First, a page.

Description: Visual Impairment and Intracranial Pressure (VIIP) syndrome is a major health concern for long-duration space missions. Currently, it is thought that a cephalad fluid shift in microgravity causes elevated intracranial pressure (ICP) that is transmitted along the optic nerve sheath (ONS). We hypothesize that this in turn leads to alteration and remodeling of connective tissue in the posterior eye which impacts vision. Finite element (FE) analysis is a powerful tool for examining the effects of mechanical loads in complex geometries. Our goal is to build a FE analysis framework to understand the response of the lamina cribrosa and optic nerve head to elevations in ICP in VIIP. To simulate the effects of different pressures on tissues in the posterior eye, we developed a geometric model of the posterior eye and optic nerve sheath and used a Latin hypercubepartial rank correlation coef-ficient (LHSPRCC) approach to assess the influence of uncertainty in our input parameters (i.e. pressures and material properties) on the peak strains within the retina, lamina cribrosa and optic nerve. The LHSPRCC approach was repeated for three relevant ICP ranges, corresponding to upright and supine posture on earth, and microgravity [1]. At each ICP condition we used intraocular pressure (IOP) and mean arterial pressure (MAP) measurements of in-flight astronauts provided by Lifetime Surveillance of Astronaut Health Program, NASA Johnson Space Center. The lamina cribrosa, optic nerve, retinal vessel and retina were modeled as linear-elastic materials, while other tissues were modeled as a Mooney-Rivlin solid (representing ground substance, stiffness parameter c1) with embedded collagen fibers (stiffness parameters c3, c4 and c5). Geometry creationmesh generation was done in Gmsh [2], while FEBio was used for all FE simulations [3]. The LHSPRCC approach resulted in correlation coefficients in the range of 1. To assess the relative influence of the uncertainty in an input parameter on the peak strains, we ranked and then normalized these coefficients, considering that normalized values 0.5 implied a substantial influence on the range of the peak strains in the optic nerve head (ONH). IOP and ICP were found to have a major influence on the peak strains in the ONH, as did optic nerve and LC stiffness. Interestingly, the stiffness of the sclera far from the scleral canal did not have a large influence on peak strains in ONH tissues; however, the collagen fiber stiffness in the peripapillary sclera and annular ring both influenced the peak strains within the ONH. We have created a physiologically relevant model that incorporated collagen fibers to study the effects of elevated ICP. Elevated ICP resulted in strains in the optic nerve that are not predicted to occur on earth: the upright or supine conditions. We found that IOP, ICP, lamina cribrosa stiffness and optic nerve stiffness had the highest association with these extreme strains in the ONH. These extreme strains may activate mechanosensitive cells that induce tissue remodeling and are a risk factor for the development of VIIP.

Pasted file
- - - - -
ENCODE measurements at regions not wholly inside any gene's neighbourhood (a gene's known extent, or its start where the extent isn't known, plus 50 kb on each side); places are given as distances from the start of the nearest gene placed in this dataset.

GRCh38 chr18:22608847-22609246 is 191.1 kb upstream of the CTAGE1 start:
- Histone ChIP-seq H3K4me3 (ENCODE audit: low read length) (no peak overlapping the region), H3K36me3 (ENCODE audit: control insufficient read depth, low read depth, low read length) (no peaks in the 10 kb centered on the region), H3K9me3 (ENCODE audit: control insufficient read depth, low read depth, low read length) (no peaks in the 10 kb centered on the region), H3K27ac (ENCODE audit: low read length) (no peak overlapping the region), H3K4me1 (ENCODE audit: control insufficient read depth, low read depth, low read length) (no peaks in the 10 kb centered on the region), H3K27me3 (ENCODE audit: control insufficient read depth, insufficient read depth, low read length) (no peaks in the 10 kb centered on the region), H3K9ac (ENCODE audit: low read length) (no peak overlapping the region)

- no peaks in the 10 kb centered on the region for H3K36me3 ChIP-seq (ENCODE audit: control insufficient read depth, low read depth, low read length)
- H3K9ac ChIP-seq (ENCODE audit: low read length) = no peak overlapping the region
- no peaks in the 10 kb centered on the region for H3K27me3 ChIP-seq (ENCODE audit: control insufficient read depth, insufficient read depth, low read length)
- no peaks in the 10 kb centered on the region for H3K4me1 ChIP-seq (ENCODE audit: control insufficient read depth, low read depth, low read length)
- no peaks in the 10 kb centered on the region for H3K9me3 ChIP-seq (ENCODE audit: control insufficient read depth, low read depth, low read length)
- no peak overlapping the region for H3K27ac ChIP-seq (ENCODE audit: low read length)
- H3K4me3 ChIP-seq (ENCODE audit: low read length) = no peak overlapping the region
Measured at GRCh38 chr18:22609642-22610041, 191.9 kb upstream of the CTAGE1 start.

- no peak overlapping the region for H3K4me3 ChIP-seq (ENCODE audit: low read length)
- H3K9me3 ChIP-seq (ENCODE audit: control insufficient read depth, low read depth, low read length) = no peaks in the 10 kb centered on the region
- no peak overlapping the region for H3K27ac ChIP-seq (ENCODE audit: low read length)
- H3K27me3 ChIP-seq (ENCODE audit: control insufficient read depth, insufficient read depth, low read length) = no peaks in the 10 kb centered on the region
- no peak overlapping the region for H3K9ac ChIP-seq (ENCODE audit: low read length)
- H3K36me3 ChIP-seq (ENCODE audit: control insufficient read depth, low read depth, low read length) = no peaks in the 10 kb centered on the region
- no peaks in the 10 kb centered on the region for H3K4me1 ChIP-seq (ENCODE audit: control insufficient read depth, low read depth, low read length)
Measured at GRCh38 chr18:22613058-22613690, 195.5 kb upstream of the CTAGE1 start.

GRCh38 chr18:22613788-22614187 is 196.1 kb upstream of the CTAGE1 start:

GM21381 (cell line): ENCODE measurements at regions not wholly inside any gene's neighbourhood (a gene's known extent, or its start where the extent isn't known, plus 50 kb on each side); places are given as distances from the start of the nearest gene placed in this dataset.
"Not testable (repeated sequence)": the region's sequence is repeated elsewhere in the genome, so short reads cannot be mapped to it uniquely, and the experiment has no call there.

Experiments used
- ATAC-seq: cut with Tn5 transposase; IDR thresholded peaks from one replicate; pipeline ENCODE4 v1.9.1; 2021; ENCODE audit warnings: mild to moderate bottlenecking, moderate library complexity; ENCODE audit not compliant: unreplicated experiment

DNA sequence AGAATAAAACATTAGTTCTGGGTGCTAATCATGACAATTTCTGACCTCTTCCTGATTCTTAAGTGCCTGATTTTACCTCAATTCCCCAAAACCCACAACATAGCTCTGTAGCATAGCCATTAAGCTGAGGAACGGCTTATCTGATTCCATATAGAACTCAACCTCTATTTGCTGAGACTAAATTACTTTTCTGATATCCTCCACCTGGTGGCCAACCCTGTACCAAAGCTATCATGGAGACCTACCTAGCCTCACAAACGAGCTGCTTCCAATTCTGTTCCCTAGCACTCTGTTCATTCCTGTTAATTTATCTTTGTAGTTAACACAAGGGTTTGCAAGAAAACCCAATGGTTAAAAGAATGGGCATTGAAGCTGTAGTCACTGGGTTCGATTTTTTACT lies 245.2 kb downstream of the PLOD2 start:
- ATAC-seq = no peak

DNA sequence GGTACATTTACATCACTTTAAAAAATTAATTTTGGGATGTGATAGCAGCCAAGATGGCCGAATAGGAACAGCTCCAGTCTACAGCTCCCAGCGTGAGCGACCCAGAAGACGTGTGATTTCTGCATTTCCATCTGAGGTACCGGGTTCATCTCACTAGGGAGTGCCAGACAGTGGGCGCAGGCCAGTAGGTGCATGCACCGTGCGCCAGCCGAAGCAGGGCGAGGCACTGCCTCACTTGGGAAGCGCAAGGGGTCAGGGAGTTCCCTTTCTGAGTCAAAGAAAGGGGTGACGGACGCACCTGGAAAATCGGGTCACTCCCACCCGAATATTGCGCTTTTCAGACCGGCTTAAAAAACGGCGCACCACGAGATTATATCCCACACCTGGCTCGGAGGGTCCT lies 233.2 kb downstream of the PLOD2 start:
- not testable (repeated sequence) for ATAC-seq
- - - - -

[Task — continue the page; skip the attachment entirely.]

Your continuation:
Keywords: Aerospace Medicine
    Type: GRC-E-DAA-TN29711 , NASA Human Research Program Investigators Workshop (HRP IWS 2016); 8-11 Feb. 2016; Galveston, TX; United States
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  • 7
    Publication Date: 2019-07-13
    Description: Altered intracranial pressure (ICP) is involved/implicated in several ocular conditions: papilledema, glaucoma and Visual Impairment and Intracranial Pressure (VIIP) syndrome. The biomechanical effects of altered ICP on optic nerve head (ONH) tissues in these conditions are uncertain but likely important. We have quantified ICP-induced deformations of ONH tissues, using finite element (FE) and probabilistic modeling (Latin Hypercube Simulations (LHS)) to consider a range of tissue properties and relevant pressures.
    Keywords: Aerospace Medicine
    Type: GRC-E-DAA-TN31786 , ARVO 2016 Annual Meeting; 1-5 May 2016; Seattle, WA; United States
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  • 8
    Publication Date: 2019-07-13